This workshop will cover: 1) Introduction an expectations 2) Concepts of gender and violence for measurement purposes a) Sex and gender b) Terminology related to violence against women c) Data sources (survey, administrative) 3) Good practices in ethical and safe survey research on violence against women a) Measurement design b) Researcher / interviewer training c) Privacy and confidentiality d) Support plans e) Safe technology and data security f) Research as an exchange of gifts 4) Understanding and using VAW data a) Strengths and limitations of the research methods b) Interpreting prevalence data c) Uses of VAW data. This workshop is intended to support VAW researchers and GBV practitioners with best practice guidelines for safe and ethical research practices. It will be beneficial both for researchers and those who will be funding, monitoring, managing or advocating for VAW research. The workshop will provide practical guidance for less experienced researchers; researchers who would like a refresher on best practices; and experienced researchers who are new to the field of measuring VAW.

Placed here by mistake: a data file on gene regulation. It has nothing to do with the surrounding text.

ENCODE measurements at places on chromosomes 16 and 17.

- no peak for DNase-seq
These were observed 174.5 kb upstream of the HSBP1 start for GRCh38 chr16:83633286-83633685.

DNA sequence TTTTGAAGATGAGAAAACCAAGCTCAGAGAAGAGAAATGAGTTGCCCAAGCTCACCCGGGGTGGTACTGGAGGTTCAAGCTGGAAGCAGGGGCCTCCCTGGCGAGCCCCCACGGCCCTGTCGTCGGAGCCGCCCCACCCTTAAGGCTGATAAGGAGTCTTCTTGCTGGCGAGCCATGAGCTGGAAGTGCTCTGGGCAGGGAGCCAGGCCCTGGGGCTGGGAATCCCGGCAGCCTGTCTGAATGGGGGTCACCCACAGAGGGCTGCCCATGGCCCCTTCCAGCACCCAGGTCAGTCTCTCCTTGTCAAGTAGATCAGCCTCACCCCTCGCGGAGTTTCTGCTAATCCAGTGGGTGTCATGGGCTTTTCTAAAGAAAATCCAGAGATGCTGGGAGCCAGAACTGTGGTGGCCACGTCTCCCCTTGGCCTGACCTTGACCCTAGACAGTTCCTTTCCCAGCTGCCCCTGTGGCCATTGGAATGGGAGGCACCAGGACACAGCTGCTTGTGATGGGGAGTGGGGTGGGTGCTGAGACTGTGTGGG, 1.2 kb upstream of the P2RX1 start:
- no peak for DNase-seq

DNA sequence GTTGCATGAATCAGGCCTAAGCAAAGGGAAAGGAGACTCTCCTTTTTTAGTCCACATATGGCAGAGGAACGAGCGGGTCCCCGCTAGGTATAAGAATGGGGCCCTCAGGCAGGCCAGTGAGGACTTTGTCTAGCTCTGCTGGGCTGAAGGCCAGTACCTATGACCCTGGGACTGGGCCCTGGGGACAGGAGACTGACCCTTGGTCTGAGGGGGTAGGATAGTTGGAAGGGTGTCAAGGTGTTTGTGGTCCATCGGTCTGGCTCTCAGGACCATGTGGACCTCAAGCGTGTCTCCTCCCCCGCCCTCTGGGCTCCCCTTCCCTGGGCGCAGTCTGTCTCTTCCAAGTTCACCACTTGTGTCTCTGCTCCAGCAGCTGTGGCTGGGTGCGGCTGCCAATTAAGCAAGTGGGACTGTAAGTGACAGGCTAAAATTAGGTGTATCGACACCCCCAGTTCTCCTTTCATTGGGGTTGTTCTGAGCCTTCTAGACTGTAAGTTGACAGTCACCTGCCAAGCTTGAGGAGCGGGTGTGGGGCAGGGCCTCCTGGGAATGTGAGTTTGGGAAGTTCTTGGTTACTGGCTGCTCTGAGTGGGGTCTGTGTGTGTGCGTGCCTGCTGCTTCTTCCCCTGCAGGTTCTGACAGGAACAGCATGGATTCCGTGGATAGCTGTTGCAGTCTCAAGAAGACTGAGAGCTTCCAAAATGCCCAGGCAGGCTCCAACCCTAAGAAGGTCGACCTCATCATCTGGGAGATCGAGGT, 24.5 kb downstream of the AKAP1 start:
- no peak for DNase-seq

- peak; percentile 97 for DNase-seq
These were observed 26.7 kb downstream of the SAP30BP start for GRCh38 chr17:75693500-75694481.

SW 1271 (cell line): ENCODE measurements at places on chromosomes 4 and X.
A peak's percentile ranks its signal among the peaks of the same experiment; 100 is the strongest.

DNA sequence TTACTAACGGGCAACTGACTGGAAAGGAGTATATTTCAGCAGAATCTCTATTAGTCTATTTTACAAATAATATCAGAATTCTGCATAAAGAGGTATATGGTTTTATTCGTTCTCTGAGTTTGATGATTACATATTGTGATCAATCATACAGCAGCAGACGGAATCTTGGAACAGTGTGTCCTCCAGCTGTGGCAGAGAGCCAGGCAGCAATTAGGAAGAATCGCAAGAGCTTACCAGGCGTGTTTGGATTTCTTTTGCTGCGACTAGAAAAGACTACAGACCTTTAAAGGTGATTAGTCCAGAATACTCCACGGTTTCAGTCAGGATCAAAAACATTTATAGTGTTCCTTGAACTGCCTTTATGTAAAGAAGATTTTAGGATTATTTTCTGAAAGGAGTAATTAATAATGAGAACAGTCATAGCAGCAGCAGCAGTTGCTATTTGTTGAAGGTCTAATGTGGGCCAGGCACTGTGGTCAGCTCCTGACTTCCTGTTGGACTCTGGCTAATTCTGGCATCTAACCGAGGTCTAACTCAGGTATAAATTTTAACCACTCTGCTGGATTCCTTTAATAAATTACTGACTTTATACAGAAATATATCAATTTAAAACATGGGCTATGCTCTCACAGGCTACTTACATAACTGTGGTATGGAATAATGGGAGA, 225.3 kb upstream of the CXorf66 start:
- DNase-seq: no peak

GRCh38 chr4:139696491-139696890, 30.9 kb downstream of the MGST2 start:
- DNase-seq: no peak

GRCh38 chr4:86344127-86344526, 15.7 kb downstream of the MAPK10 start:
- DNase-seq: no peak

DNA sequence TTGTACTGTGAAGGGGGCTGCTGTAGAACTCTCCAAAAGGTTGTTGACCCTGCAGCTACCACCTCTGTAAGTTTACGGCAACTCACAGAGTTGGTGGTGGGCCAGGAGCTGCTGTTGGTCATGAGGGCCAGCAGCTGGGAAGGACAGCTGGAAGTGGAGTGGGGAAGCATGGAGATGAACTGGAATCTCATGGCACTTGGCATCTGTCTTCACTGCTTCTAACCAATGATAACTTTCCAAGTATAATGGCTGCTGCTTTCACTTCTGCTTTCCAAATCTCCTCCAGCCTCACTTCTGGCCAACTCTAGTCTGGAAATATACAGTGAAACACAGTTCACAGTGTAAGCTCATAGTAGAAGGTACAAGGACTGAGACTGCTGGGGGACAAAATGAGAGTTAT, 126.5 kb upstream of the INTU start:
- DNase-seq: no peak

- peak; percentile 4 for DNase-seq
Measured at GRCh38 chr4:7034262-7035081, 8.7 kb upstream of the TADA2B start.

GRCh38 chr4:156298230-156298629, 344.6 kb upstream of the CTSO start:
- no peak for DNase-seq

Facilitators: Kristin Diemer, Melbourne School of Social Work at the University of Melbourne Australia; Cathy Vaughan, Nossal Institute for Global Health and Chair of Global Health at the Melbourne School of Population and Global Health, The University of Melbourne; Jessica Gardner, UNFPA Asia Pacific Region, Sujata Tuladhar, UNFPA Asia Pacific Region; Alexandra Robinson, UNFPA.